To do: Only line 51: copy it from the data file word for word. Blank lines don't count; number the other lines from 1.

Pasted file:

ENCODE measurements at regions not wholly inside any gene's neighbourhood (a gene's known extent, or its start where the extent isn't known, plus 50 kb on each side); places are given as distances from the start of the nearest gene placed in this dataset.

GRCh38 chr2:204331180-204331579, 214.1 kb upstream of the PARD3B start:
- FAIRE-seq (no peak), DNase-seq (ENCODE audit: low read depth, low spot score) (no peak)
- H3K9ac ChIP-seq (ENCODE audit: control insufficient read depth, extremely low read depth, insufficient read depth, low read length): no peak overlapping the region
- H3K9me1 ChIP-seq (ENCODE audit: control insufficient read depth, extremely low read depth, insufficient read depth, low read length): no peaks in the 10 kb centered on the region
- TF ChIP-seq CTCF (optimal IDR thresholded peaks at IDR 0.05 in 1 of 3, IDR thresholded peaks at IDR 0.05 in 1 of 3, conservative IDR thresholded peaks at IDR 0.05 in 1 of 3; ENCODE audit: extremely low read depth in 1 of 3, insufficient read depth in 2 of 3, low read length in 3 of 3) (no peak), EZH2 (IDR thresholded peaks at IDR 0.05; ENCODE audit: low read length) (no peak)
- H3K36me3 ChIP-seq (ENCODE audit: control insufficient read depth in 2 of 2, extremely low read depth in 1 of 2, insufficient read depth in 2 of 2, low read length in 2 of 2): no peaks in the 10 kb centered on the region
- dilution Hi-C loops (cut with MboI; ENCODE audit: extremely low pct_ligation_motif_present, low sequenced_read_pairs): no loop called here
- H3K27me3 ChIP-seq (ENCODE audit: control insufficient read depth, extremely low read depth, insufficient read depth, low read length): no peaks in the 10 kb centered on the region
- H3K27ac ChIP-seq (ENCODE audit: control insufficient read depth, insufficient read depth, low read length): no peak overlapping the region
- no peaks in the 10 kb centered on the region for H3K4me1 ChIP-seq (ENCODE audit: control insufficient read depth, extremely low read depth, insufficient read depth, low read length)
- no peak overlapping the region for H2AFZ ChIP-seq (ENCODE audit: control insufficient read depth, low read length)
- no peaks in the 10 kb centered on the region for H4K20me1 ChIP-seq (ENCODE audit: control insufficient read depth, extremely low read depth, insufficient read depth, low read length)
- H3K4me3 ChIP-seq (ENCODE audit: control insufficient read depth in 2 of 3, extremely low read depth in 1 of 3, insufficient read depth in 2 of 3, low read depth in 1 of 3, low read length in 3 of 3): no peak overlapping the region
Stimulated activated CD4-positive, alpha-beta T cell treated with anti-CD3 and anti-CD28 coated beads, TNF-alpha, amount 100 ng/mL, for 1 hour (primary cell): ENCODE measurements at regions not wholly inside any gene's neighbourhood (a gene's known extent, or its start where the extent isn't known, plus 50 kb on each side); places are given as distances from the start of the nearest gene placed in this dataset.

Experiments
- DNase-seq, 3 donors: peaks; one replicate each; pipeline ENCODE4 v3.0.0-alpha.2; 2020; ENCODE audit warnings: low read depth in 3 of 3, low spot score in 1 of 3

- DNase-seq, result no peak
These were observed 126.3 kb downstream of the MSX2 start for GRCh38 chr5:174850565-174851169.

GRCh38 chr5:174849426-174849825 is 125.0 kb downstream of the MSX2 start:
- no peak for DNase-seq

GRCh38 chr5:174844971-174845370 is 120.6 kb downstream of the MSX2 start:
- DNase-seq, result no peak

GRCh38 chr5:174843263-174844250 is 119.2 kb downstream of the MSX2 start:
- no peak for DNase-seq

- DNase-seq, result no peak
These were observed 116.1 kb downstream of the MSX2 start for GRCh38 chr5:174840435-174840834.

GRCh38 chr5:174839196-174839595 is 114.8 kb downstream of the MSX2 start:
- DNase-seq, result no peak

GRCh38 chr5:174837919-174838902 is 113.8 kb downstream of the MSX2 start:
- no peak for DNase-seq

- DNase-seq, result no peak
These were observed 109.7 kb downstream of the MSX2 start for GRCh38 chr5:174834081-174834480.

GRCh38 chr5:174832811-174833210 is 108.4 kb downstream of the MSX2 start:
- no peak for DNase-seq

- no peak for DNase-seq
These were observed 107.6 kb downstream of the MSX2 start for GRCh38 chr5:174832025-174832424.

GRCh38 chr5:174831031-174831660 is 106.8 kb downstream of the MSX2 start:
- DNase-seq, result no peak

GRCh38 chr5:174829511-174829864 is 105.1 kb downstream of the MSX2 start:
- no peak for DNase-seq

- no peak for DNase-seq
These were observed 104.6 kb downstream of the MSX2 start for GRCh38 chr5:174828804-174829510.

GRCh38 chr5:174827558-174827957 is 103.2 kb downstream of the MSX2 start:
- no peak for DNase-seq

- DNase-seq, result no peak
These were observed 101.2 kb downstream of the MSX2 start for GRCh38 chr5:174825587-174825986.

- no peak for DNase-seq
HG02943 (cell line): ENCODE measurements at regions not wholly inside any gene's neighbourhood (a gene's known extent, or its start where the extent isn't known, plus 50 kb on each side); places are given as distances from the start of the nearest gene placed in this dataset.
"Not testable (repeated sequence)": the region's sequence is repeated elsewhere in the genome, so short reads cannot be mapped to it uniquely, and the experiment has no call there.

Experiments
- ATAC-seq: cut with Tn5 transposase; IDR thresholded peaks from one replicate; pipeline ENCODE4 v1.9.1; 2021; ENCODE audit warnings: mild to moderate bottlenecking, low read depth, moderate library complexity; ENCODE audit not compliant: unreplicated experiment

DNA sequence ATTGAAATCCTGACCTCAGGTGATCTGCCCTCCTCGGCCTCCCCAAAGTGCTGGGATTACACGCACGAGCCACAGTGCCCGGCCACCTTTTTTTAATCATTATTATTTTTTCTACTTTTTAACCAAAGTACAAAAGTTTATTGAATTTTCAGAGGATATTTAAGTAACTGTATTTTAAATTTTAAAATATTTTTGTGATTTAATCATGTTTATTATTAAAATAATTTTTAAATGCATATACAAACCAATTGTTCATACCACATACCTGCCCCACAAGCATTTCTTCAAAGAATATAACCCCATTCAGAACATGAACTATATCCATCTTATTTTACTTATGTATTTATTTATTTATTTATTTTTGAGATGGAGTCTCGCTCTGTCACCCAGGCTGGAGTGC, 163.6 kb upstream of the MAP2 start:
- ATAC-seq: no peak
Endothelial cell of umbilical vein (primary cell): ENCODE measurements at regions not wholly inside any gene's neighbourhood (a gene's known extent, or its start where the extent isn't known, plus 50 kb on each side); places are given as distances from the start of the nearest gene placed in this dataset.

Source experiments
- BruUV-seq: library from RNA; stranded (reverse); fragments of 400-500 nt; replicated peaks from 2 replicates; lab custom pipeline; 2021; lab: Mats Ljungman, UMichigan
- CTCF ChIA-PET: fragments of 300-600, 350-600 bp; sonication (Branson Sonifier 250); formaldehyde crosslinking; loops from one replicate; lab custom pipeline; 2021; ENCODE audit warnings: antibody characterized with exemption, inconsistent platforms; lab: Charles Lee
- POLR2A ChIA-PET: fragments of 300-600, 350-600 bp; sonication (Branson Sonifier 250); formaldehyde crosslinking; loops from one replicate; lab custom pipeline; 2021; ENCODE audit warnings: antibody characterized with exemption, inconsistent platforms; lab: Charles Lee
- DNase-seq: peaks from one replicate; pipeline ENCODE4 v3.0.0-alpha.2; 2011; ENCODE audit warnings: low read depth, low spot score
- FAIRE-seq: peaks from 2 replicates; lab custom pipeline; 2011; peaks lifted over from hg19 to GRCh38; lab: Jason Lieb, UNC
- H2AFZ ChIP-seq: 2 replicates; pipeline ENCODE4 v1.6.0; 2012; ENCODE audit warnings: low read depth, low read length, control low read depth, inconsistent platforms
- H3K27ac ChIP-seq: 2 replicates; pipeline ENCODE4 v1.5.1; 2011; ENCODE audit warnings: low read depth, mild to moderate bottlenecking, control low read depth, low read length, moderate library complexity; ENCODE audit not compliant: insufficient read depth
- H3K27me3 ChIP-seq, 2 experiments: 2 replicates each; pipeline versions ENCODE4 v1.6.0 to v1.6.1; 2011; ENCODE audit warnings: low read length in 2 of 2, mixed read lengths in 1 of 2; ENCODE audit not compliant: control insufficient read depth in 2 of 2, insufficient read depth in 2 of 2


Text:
Experiments